browser.cache.check_doc_frequency [Integer] (3) - This setting determines how often Firefox checks for newer versions of the page you are viewing. This setting is similar to Internet Explorer's 'Check for newer versions of stored pages' setting. If set to 0 Firefox only checks once per browser session; if set to 1 Firefox checks every time a page is viewed; if set to 2 Firefox never checks (i.e. it always uses the version stored locally in your browser cached); and if set to 3 (the default) Firefox checks at automatically determined intervals. If you browse mostly pages which update their content often (i.e. daily) or have a lot of dynamic content you may wish to set this to 1 though it may slow down browsing speed, especially on slower connections. Otherwise the default of 3 is best for fastest browsing on most connections. You can experiment to see if 0 suits your needs, but don't use a value of 2.

browser.cache.disk_cache_ssl [Boolean] (False) - If set to true, this setting allows the caching of secure web pages in your browser cache. This speeds up loading of commonly-visited secure pages, but is an obvious security risk and for that reason it is recommended you keep this at false.

browser.cache.memory.capacity [Integer] (32768-) - This setting determines whether Firefox uses system RAM to cache itself, improving performance. A value of 0 turns off caching into RAM (not recommended), while a value of -1 tells Firefox to automatically determine the amount of RAM to use. I suggest you manually specify the amount of RAM to be used (in bytes) to prevent Firefox from blowing out too much. For example, I recommend a value of 32768 (32MB) for systems with 512MB of RAM or more. For those with less RAM, try a value of 16384 (16MB). If you have any problems, set this value to -1.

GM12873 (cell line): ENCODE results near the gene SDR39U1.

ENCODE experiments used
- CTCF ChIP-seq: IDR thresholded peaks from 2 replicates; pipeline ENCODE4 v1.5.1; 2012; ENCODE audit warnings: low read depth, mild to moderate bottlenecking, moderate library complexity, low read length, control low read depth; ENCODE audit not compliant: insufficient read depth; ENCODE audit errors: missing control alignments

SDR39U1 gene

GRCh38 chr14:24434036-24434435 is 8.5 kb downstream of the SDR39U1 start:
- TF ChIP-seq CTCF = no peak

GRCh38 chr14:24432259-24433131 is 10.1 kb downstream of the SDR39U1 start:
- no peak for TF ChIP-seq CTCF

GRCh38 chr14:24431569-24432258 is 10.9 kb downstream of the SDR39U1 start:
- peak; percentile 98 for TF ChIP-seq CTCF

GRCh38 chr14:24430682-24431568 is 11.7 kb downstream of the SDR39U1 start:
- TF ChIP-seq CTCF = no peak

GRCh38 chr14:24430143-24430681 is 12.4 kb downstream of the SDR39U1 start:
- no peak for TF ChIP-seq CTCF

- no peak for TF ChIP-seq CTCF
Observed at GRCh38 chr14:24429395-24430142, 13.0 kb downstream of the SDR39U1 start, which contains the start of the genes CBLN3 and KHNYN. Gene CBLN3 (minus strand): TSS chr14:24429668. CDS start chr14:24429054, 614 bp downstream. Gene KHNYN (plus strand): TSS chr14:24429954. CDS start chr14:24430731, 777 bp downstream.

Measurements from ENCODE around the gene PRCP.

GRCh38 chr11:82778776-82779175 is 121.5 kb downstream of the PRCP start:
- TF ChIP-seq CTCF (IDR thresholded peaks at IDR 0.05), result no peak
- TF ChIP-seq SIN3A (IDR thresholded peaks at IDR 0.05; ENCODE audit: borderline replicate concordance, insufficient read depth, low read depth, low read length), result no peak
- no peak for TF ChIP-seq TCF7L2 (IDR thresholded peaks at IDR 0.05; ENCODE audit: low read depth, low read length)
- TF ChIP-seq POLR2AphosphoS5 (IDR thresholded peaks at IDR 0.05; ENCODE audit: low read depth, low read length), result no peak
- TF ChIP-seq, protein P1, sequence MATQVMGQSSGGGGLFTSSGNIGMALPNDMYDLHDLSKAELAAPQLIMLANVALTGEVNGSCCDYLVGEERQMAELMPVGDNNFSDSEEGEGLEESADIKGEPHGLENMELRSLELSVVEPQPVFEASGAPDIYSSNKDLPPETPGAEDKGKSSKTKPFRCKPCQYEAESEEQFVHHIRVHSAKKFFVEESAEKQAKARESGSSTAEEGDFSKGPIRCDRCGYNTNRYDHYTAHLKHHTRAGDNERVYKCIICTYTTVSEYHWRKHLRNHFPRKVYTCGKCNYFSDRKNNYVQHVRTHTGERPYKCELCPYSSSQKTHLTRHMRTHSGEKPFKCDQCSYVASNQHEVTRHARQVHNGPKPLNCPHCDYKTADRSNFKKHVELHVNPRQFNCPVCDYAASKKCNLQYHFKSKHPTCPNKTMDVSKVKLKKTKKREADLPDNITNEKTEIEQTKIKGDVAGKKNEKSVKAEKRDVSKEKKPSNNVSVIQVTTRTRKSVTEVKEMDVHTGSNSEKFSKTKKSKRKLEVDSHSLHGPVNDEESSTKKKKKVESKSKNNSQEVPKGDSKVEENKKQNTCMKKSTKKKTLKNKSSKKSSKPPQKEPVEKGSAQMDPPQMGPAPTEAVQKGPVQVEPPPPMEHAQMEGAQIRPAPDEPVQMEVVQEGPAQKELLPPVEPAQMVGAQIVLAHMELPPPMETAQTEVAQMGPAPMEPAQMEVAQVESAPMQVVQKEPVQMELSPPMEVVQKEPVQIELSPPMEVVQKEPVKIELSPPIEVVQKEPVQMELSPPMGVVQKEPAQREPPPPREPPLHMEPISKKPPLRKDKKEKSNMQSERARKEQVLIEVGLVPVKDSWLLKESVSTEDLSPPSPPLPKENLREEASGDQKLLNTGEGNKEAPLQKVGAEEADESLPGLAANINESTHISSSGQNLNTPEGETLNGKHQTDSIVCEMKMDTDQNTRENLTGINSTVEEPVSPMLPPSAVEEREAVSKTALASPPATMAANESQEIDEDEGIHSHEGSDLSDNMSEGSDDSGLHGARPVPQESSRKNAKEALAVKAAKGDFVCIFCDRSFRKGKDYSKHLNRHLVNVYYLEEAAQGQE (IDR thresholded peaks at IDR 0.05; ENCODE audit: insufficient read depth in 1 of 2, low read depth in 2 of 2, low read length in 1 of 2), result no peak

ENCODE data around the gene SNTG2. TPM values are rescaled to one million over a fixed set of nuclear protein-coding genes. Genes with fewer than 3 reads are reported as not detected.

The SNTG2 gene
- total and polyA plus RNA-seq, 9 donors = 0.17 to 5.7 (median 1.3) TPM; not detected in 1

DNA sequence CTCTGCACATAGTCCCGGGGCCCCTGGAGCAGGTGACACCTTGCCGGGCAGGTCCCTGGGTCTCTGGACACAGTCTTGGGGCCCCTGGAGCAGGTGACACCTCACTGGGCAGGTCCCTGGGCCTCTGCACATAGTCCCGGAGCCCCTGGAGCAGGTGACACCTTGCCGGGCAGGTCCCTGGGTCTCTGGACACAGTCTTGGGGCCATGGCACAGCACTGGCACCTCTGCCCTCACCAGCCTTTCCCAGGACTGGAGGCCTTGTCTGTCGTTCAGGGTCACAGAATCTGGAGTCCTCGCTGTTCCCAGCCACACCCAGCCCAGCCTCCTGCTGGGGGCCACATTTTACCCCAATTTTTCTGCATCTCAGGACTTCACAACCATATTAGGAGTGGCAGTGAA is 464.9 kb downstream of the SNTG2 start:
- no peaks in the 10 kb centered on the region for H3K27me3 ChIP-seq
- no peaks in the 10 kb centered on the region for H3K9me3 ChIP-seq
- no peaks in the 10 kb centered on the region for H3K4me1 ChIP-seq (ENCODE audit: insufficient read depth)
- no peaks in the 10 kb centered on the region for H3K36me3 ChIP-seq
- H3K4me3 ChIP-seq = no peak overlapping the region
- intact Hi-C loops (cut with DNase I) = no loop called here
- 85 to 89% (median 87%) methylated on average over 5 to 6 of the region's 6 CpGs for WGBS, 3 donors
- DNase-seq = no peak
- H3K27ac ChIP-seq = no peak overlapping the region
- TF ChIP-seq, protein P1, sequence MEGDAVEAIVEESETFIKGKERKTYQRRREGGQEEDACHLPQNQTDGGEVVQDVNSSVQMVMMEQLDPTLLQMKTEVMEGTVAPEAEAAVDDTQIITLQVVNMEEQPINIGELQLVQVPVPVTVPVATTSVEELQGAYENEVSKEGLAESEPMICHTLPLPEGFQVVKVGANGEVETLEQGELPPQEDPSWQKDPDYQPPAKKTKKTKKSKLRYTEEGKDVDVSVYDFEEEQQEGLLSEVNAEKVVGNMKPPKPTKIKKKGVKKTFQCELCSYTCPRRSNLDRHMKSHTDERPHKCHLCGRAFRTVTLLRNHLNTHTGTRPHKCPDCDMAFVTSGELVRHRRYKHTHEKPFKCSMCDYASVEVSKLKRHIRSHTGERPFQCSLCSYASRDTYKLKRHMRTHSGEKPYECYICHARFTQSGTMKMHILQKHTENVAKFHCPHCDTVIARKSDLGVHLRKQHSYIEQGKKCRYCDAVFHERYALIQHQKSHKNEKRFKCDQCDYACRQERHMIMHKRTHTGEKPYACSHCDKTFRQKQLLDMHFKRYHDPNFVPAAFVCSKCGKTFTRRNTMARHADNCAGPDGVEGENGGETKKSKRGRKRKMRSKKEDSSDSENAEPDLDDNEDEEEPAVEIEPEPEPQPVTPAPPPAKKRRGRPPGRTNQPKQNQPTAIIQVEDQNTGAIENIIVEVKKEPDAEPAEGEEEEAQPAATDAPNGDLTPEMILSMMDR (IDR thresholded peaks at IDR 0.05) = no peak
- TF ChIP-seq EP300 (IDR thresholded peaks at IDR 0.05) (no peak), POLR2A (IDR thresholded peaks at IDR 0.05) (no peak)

browser.cache.memory.enable [Boolean] (true) - This setting works in conjunction with the browser.cache.memory.capacity setting above. If set to true, Firefox will use the value specified in the browser.cache.memory.capacity setting to determine how much RAM to use. If set to false, Firefox will not use any RAM to cache, resulting in a performance drop. I recommend setting this to true for all systems.

browser.chrome.favicons [Integer] - This setting determines the display behavior of the small site icons (usually called 'favicons') visible next to bookmarks and site URLs in the address bar. If set to true, these are downloaded and displayed; if set to false they are not. Turning off favicons can increase the responsiveness of the Bookmarks menu.

browser.chrome.toolbar_tips [Boolean] - If set to true, small 'tooltips' (popup boxes with descriptive text) will be shown when you hover over items in your Firefox toolbar, including URLs. If you don't like tooltips, set this value to false.

browser.display.show_image_placeholders [Boolean] (false) - If set to true, image placeholders will be shown until the images are fully loaded. If set to false, these are not shown. I recommend setting this to false for a cleaner look as pages load, but it depends on your preference.

browser.download.manager.flashCount [Integer] (0) - This setting determines the number of times the Download Manager will flash in your Taskbar when a download is underway and the download manager is not visible. I recommend setting this to 0 to minimize annoyance.

browser.download.manager.openDelay [Integer] (5000) - The value here determines how many milliseconds of delay there will be before the download manager window opens at the start of a download. By default the download manager window opens immediately (0 milliseconds delay), however I recommend a value such as 5000 (5 seconds delay) so that for very small downloads you don't have to see the download manager window at all, yet the file will still be downloaded as usual.